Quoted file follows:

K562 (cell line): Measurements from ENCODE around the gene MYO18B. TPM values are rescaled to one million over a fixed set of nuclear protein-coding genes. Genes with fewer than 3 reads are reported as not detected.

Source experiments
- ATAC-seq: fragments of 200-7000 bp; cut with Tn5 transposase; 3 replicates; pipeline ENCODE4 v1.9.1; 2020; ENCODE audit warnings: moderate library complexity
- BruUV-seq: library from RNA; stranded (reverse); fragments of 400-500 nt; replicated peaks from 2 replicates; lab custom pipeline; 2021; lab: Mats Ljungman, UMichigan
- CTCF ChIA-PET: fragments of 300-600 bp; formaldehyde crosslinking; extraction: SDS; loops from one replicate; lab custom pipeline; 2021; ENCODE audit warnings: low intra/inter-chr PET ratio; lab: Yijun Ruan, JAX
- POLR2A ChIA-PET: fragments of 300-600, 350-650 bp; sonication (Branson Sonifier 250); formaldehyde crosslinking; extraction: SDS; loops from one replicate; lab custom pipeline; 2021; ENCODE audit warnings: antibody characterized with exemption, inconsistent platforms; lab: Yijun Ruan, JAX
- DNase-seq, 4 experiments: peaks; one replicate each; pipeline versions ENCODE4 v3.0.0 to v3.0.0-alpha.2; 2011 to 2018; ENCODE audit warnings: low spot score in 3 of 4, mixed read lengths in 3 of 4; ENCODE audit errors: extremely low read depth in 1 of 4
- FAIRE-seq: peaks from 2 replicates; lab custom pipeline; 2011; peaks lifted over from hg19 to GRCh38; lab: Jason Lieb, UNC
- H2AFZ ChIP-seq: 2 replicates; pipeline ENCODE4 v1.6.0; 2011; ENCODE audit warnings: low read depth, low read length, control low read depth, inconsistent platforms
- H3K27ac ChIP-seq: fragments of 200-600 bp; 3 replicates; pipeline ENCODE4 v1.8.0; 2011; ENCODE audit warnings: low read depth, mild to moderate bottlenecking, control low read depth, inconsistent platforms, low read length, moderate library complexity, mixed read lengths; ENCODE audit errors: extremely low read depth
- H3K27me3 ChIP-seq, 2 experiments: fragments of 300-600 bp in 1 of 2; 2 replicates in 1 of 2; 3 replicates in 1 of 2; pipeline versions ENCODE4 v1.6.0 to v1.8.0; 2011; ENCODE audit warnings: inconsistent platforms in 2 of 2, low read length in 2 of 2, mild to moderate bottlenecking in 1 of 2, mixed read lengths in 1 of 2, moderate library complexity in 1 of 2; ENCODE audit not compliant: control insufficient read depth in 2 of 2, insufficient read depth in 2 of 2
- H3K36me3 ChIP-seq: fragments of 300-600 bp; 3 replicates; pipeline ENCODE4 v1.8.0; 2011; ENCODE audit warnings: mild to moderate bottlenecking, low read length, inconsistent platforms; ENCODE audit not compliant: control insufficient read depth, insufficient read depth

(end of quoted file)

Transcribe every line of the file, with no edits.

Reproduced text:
K562 (cell line): Measurements from ENCODE around the gene MYO18B. TPM values are rescaled to one million over a fixed set of nuclear protein-coding genes. Genes with fewer than 3 reads are reported as not detected.

Source experiments
- ATAC-seq: fragments of 200-7000 bp; cut with Tn5 transposase; 3 replicates; pipeline ENCODE4 v1.9.1; 2020; ENCODE audit warnings: moderate library complexity
- BruUV-seq: library from RNA; stranded (reverse); fragments of 400-500 nt; replicated peaks from 2 replicates; lab custom pipeline; 2021; lab: Mats Ljungman, UMichigan
- CTCF ChIA-PET: fragments of 300-600 bp; formaldehyde crosslinking; extraction: SDS; loops from one replicate; lab custom pipeline; 2021; ENCODE audit warnings: low intra/inter-chr PET ratio; lab: Yijun Ruan, JAX
- POLR2A ChIA-PET: fragments of 300-600, 350-650 bp; sonication (Branson Sonifier 250); formaldehyde crosslinking; extraction: SDS; loops from one replicate; lab custom pipeline; 2021; ENCODE audit warnings: antibody characterized with exemption, inconsistent platforms; lab: Yijun Ruan, JAX
- DNase-seq, 4 experiments: peaks; one replicate each; pipeline versions ENCODE4 v3.0.0 to v3.0.0-alpha.2; 2011 to 2018; ENCODE audit warnings: low spot score in 3 of 4, mixed read lengths in 3 of 4; ENCODE audit errors: extremely low read depth in 1 of 4
- FAIRE-seq: peaks from 2 replicates; lab custom pipeline; 2011; peaks lifted over from hg19 to GRCh38; lab: Jason Lieb, UNC
- H2AFZ ChIP-seq: 2 replicates; pipeline ENCODE4 v1.6.0; 2011; ENCODE audit warnings: low read depth, low read length, control low read depth, inconsistent platforms
- H3K27ac ChIP-seq: fragments of 200-600 bp; 3 replicates; pipeline ENCODE4 v1.8.0; 2011; ENCODE audit warnings: low read depth, mild to moderate bottlenecking, control low read depth, inconsistent platforms, low read length, moderate library complexity, mixed read lengths; ENCODE audit errors: extremely low read depth
- H3K27me3 ChIP-seq, 2 experiments: fragments of 300-600 bp in 1 of 2; 2 replicates in 1 of 2; 3 replicates in 1 of 2; pipeline versions ENCODE4 v1.6.0 to v1.8.0; 2011; ENCODE audit warnings: inconsistent platforms in 2 of 2, low read length in 2 of 2, mild to moderate bottlenecking in 1 of 2, mixed read lengths in 1 of 2, moderate library complexity in 1 of 2; ENCODE audit not compliant: control insufficient read depth in 2 of 2, insufficient read depth in 2 of 2
- H3K36me3 ChIP-seq: fragments of 300-600 bp; 3 replicates; pipeline ENCODE4 v1.8.0; 2011; ENCODE audit warnings: mild to moderate bottlenecking, low read length, inconsistent platforms; ENCODE audit not compliant: control insufficient read depth, insufficient read depth